The Howtoons calls for:

  1. A large sheet of Tyvek
  2. Tyvek tape
  3. A washer
  4. Ruler
  5. Scissors

Instead I used:

  1. Tyvek from Tyvek office envelopes, rather than a large sheet or roll of Tyvek house wrap.  My office is sent dozens of these things a day.  It didn’t take long to collect 30 plus.
  2. Clear packing tape.  I used this instead of Tyvek tape.  Tyvek tape would have worked a LOT better, but I have no complaints.
  3. Rather than use a washer, I used a spare keyring.  I had other various office supply bits hanging around in case this didn’t work out.  Paperclips, binder clips, etc.
  4. Yardstick.
  5. Scissors.

Since the envelopes are significantly smaller than the sheet of Tyvek rolls, I had to either make my kite smaller or stitch them together into a larger sheet.  I did both.  I scaled the plans down to about 2/3rds the size from the diagrams and then used packing tape to put them all together.  To get the most surface area out of each envelope, I burst all of the envelopes at the seams and then taped them up.  Once I had a 36″ tall sheet, I started cutting it into the pieces I needed, re-taped it back together as indicated by the diagram, and then set it aside for weeks while I didn’t fly it.  :)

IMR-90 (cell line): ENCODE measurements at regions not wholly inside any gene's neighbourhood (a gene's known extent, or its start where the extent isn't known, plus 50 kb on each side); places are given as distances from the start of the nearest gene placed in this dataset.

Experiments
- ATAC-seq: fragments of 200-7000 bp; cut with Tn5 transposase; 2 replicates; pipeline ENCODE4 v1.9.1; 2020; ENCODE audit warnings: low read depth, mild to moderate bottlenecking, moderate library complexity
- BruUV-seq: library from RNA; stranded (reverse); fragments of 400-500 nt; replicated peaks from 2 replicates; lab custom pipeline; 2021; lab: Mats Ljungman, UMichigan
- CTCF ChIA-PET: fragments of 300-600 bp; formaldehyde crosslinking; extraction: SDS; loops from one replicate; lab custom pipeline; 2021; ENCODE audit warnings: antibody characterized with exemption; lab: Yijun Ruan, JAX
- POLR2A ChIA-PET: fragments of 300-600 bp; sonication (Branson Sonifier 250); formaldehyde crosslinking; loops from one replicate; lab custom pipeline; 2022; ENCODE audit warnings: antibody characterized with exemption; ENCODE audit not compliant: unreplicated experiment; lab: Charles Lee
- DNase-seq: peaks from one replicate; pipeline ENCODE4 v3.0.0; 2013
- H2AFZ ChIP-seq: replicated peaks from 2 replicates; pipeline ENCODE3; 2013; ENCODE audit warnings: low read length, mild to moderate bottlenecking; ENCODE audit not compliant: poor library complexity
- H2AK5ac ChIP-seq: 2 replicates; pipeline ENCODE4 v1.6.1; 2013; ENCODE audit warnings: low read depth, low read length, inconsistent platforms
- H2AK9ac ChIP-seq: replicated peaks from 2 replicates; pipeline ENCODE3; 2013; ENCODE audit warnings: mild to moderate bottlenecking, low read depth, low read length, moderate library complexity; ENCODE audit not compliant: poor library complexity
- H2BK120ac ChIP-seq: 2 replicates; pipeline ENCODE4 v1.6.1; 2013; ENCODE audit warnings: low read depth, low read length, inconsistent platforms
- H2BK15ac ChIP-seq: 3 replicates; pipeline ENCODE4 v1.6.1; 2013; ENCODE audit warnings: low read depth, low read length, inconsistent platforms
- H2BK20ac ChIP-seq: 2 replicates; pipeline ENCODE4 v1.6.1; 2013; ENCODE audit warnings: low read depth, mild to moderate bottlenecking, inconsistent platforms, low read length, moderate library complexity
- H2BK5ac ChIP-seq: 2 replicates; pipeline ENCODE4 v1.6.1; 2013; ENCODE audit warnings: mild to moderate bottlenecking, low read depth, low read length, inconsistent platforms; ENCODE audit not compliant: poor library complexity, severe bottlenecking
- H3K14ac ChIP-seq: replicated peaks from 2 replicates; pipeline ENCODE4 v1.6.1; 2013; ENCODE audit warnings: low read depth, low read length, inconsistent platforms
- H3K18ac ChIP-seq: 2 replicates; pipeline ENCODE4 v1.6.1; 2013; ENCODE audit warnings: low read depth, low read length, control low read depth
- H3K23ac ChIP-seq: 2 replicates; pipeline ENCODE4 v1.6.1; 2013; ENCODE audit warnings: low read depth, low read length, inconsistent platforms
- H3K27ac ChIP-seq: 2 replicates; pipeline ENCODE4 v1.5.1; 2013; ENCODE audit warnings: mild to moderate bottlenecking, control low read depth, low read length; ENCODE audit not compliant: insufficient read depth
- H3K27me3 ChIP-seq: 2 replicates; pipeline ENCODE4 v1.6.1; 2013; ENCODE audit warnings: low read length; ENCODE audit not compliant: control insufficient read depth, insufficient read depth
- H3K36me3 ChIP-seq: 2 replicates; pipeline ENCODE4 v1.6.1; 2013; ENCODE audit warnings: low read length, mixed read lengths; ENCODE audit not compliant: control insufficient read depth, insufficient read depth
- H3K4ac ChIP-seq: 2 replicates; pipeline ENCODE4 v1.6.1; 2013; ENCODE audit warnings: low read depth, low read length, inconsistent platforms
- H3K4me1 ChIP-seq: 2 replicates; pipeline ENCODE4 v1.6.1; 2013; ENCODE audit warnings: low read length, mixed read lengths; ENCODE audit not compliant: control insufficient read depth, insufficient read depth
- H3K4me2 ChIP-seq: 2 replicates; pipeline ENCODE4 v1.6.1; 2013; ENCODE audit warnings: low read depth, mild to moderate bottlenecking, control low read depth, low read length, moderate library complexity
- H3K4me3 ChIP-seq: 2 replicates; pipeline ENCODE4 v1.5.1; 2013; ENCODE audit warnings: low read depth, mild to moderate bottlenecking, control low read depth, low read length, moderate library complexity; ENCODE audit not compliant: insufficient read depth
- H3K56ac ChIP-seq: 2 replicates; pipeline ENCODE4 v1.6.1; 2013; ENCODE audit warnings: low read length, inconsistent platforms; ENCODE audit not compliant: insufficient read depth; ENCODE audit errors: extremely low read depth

On the day of the launch I made the tail out of strips of leftover envelopes taped together with the gluey bits from some of the envelope flap sealants and more packing tape.  I punched a hole in the three ribs using a pen, ran the line through each of the three ribs, reinforced it with more packing tape…  and launched.

The only non-office supply things used in the construction were:

  • Crayons for coloring the kite (hard to see)
  • The ruler – I don’t have a yardstick at work
  • The kite line, purchased from Amazon

It flew pretty well.

  1. I found a copy of all three pages after googling around a little.  Howtoons: Sled on a Thread pages 1 2, 3 []
| Comments Closed

3x2x1 Rubik’s Cube – done!

I’m so happy with the way this has turned out.

I’ve made a bunch of changes since the last revision of this printable 3x2x1 Rubik’s Cube puzzle: